Aisling Keavey

My name is Aisling and I’m 47, I’m a mother of one and this is my husband Peter.

Peter: Hello there

Aisling: In 2019 I went into hospital with back pain and was diagnosed then with stage 4 breast cancer which had progressed to my spine, so I now have bone cancer as well as breast cancer.

Peter: We felt lost in the beginning.

Aisling: we were devastated, we were completely devastated, our world was upside down.

Aisling:  I had just got my dream job, I was actually going for a fitting for the uniform for it and I came out and I said, I’ll just go into hospital and find out what this pain is in my back, I’ll just get it sorted before I start this job once and for all and that was it, that was the last time I got to try on that uniform.  We had like so many plans that year we had said that 2019 was going to be our year.

Peter: Was going to be our year and as I say going between that feeling of helplessness going from I suppose feeling that we were totally in control of our lives, Aisling: We sat down, we discussed everything.  Until we knew what we were dealing with we didn’t discuss it with Thelma Louise, our daughter but soon as we knew it was serious we took her aside and had a conversation with her.  She took it quite well considering she was only 14 at the time.  We constantly talk to each other.  We communicated with each other.

Peter:  We took a little bit of time initially, because obviously there was upset there and then we had to gather ourselves and say right where do we go from here, how do we manage this and we kinda started our own road to planning and how we were going to deal with this, how we were going to live with it and then all of a sudden there was a helping hand there, things became, it gave us a lot clearer, there was a lot more clarity in terms of how to approach things,

Aisling:  We get great help from the hospital and from St Francis.  When they came out and they explained what they did and the more time went on and the more phone calls we had I was able to go over to St Francis and see what it was all about there and I was able to get therapy over there as well.   When COVID hit, they kept in contact by phone and by zoom call and did the Peer Group course for me as well, which was a great help.

Occupational Therapist:  The PEER Programme which stands for Palliative Enablement Exercise and Rehabilitation is a joint initiative that was set up between Occupational Therapy and Physiotherapy in St Francis Hospice Dublin to provide palliative rehabilitation to patients in their home.    It is a goal based programme and consists of exercise which is completed by the physiotherapy education which is completed by the occupational therapist.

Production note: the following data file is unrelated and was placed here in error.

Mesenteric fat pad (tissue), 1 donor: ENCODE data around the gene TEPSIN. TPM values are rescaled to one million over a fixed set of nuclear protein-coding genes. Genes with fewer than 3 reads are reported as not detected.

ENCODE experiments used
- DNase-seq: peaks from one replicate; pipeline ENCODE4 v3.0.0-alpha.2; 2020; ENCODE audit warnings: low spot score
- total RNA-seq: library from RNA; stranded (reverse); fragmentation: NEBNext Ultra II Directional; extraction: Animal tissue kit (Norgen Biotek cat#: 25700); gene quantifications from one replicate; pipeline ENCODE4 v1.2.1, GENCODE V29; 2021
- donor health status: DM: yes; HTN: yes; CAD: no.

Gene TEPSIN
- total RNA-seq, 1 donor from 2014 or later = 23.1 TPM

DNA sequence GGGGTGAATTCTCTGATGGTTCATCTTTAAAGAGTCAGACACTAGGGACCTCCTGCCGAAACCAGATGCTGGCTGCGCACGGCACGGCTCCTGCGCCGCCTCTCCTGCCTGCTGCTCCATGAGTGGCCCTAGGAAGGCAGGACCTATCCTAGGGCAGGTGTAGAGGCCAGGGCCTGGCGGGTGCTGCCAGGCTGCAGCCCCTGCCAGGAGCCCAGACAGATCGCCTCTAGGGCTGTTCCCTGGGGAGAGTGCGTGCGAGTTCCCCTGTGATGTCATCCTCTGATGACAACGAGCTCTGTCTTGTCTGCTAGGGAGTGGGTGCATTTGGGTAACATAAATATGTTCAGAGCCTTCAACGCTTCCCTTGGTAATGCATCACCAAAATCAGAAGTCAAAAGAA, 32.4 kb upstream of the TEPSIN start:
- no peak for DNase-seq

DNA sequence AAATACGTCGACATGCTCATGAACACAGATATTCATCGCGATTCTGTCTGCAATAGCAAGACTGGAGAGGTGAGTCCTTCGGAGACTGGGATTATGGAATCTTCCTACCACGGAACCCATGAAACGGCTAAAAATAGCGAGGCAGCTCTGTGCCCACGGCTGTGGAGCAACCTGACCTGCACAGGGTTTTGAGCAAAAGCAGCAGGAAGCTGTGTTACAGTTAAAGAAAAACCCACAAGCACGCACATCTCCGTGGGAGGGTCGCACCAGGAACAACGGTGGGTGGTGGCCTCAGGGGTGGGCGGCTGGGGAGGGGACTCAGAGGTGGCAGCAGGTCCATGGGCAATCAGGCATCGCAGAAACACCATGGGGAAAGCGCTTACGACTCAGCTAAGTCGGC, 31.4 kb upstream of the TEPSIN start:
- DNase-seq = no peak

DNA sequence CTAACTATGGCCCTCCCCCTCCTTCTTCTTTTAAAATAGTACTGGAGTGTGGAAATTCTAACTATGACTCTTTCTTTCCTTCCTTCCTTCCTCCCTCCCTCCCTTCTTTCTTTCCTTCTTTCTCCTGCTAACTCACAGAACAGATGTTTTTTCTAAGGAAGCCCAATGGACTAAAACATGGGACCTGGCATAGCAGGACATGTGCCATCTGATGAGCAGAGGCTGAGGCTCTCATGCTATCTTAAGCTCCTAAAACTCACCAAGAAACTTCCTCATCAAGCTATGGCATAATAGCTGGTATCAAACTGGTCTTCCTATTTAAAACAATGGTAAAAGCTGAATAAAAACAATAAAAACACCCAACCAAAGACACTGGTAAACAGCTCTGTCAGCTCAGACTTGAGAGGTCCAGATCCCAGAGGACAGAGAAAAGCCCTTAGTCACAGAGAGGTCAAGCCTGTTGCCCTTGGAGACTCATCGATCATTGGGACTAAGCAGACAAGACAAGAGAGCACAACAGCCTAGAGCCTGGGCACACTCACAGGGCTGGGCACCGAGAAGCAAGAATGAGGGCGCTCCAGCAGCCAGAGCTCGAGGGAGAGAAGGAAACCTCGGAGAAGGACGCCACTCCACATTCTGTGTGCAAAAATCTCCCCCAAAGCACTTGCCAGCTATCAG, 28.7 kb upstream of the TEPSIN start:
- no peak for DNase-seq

Physiotherapist:  It focuses very much on self management and the idea is, is that we give people the tools on how to move their bodies, how to exercise.  For a lot of patients they might be a little bit nervous about moving or exercising because they are afraid they are going to make their illness worse or they are going to hurt themselves.  So our job is very much about identifying the appropriate exercise for the people we have on front of us. 

Occupational Therapist:   what Aisling has benefited from is that PEER support from other patients online.  The encouragement of patients to reengage in activities and also benefitting from connecting with patients who are also on a similar journey to them.

Aisling:  It was nice as well to do it with other people who were in a similar situation.  Everyone too it not to seriously but seriously enough.  Well everyone turned up every week and we all did it with a light heart because it was a nice part of the week that I looked forward to on a Monday morning and on a Wednesday.   In St Francis, you never feel like a burden, you are the main priority for them no matter what you are going through. Even if you are having a great day, they still take the time to ask you about every aspect that wasn’t great last week for you, to make sure you are ok, and you are over that, you know do you need help with that still or can I do anything for you.

Peter:  Its an incredibly effective form of assistance from both advice point of view to the physical support as well  It’s an invaluable support and nobody should be overwhelmed by it in any shape or form.

Aisling:  And everyone should take up on it given the opportunity. Everybody should take the opportunity with both hands because it really will make your life so much easier.